Once upon a time the United States resembled today’s Europe in an interesting way. You could get to most places by train and very often did.
When I was in the first grade in Charlotte, I traveled by train fairly often. My dad worked for the Southern Railway. He and my mother and I rode free on his Company pass unless a Pullman sleeping car was involved.
Living in Charlotte, we were ex-pats living abroad. Our native land was Winston-Salem where my grandmother, the matriarch of the Thompson clan, held court at the center of the known world; that is, the world known to me and my cousins at the dawn of our public school years.
Just now I pulled up Google Earth on my Macintosh to try for the umpteenth time to figure out why, when going from Charlotte to Winston-Salem, there was any reason to change trains at Barber Junction; but I remember that we did that although the once-and-future Red Line from Charlotte to Mount Mourne goes straight through Barber to “Winston.” Somehow, though, we changed trains at Barber Junction—a rural railway intersection fourteen miles northeast of Mooresville.
Sometime, shortly before trains gave way to cars and airlines, I remember taking the train to Barber and “Winston.” We passed through Mount Ulla, whose name was emblazoned on the flour mill there. “What an unlovely name,” I remember thinking, “for a rather pretty place.”
Rail intersections like Barber were oddly menacing. A T-bone train wreck was a fearsome prospect and Barber Junction was a place where rail lines crossed at right angles.
From birth, I had been around railroad tracks. I knew that they merged gracefully into each other and diverged when necessary by means of switches. That they occasionally have to cross had not occurred to me.
Switches—not whistles or the rhythmic steam exhaust from cylinders—are the real vocal chords of trains, at least from the passenger’s perspective. Once they gave voice to the wheels beneath the coarse wool-upholstered passenger cars, just as the as the grooves of a phonograph record gave voice to the needle.
No one who remembers trains before Amtrak damped the wheel noise down to near silence ever heard a train say anything cute like “clickety-clack.”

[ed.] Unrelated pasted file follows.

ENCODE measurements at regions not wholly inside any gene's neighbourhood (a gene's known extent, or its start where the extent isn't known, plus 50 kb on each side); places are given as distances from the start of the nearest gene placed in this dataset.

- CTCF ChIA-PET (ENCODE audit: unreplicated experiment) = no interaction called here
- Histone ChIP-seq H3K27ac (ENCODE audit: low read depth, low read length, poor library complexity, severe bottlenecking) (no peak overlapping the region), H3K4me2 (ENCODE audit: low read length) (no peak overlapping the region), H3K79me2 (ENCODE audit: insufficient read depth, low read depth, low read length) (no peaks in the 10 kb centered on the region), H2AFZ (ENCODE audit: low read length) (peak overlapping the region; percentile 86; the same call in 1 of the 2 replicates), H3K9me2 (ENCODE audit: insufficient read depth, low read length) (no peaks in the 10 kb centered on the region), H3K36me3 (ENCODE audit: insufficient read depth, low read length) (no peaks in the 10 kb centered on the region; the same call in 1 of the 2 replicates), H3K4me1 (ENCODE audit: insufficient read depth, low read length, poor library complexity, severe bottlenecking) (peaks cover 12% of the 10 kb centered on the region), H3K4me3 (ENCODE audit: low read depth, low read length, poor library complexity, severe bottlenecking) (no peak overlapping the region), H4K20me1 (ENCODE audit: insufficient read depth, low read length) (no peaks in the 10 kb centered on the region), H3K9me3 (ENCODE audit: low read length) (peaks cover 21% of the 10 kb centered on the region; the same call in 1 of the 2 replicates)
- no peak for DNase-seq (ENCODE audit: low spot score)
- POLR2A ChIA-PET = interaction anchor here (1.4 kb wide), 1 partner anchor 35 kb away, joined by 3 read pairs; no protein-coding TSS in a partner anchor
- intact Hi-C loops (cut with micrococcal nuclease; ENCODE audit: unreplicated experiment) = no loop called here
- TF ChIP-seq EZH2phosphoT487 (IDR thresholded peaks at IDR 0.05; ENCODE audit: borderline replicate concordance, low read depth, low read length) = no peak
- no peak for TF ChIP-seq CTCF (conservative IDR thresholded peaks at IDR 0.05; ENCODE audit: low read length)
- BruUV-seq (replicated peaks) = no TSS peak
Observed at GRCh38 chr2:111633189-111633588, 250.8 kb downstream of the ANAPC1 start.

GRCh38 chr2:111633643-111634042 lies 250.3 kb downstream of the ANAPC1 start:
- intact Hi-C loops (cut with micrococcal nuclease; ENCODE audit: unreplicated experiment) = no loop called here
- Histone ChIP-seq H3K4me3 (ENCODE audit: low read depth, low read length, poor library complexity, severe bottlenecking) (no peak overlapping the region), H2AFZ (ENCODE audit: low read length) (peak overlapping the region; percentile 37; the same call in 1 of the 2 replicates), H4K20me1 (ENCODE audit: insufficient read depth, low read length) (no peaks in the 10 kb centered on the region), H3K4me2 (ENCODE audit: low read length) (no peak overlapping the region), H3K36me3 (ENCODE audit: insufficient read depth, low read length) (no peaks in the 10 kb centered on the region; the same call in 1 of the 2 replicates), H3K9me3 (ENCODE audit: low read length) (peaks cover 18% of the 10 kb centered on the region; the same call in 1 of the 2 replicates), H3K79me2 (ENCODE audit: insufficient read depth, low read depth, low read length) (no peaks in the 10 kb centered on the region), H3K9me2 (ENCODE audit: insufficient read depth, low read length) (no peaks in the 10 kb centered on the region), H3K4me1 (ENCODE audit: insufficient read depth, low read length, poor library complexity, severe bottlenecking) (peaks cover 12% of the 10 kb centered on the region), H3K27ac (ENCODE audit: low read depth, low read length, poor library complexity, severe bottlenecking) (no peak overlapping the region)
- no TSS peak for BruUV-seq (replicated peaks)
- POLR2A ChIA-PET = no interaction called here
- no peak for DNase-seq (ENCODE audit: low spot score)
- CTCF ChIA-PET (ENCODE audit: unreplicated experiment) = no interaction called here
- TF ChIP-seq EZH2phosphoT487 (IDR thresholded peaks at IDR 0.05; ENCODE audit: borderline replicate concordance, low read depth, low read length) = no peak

Rather, they said “clack CLACK…clack CLACK” as the switches passed under the pair of wheels at the front, and then the rear, of the car.
It’s hard (though interesting) to try to imagine an arrangement of variously sized and distributed railroad car wheels that could translate a track switch into “clickety-clack.” The thought of riding such a contraption is daunting.
Occasionally, when driving the back way (NC 801) to “Winston,” I stop by Barber Junction (now just “Barber”) and try to recall what it was like back when. Today there is only cleared land where once there stood a restaurant that Dad and other railroad men liked a lot. It catered to layover passengers, transferring between the Mooresville-to-Winston line and the Salisbury-to-Taylorsville line, where they crossed at Barber.
In my mind’s eye, the building that contained the restaurant resembles an old western movie set like “High Noon”—complete with a wooden water tank for the refreshment of steam locomotives.
Traveling by Internet, you can see a picture of Barber Junction before the depot was removed: http://www.railpictures.net/viewphoto.php?id=278325&skip=1
From the vintage of the diesel locomotive passing the depot, you can tell that the photo depicts the Junction well past its prime.
Today, if you visit the North Carolina Transportation Museum in Spencer, you can see exactly what the 1898 Victorian depot building at Barber Junction looked like. It’s been lovingly disassembled and restored in Spencer, where it serves as the Museum’s ticket office.
In the early 1990s, my work included analysis of what the personal transportation environment of the future would be like.
No one who has ever been exposed to the transportation planning process has illusions that road building—even if boom times somehow produced enough money—can have much effect on congestion. For one thing, temporarily smooth-flowing traffic arteries attract more vehicles the way malignant tumors attract blood vessels.
In the 1980s, serious consideration was actually given to a strategy of just letting things bog down so that post-automotive transit systems would “self-assemble” out of the chaos!
Self-driving cars are as clever as Braille speedometers—unless self-building roads also rise up to carry them. But in some parts of the world there are mini-trams; pigmy streetcars that can run on disused rail lines with little track rehab required because the vehicles are so light. Self-driving min-trams, some using abandoned rail lines, sounds a lot simpler to implement than self-driving cars.
In a mini-tram world, Barber Junction might even rise again.
Mooresville’s Stan Thompson is a retired strategic planner and environmental futurist for AT&T. His column appears every other week in the Tribune. Email him at: HST2nd@aol.com.
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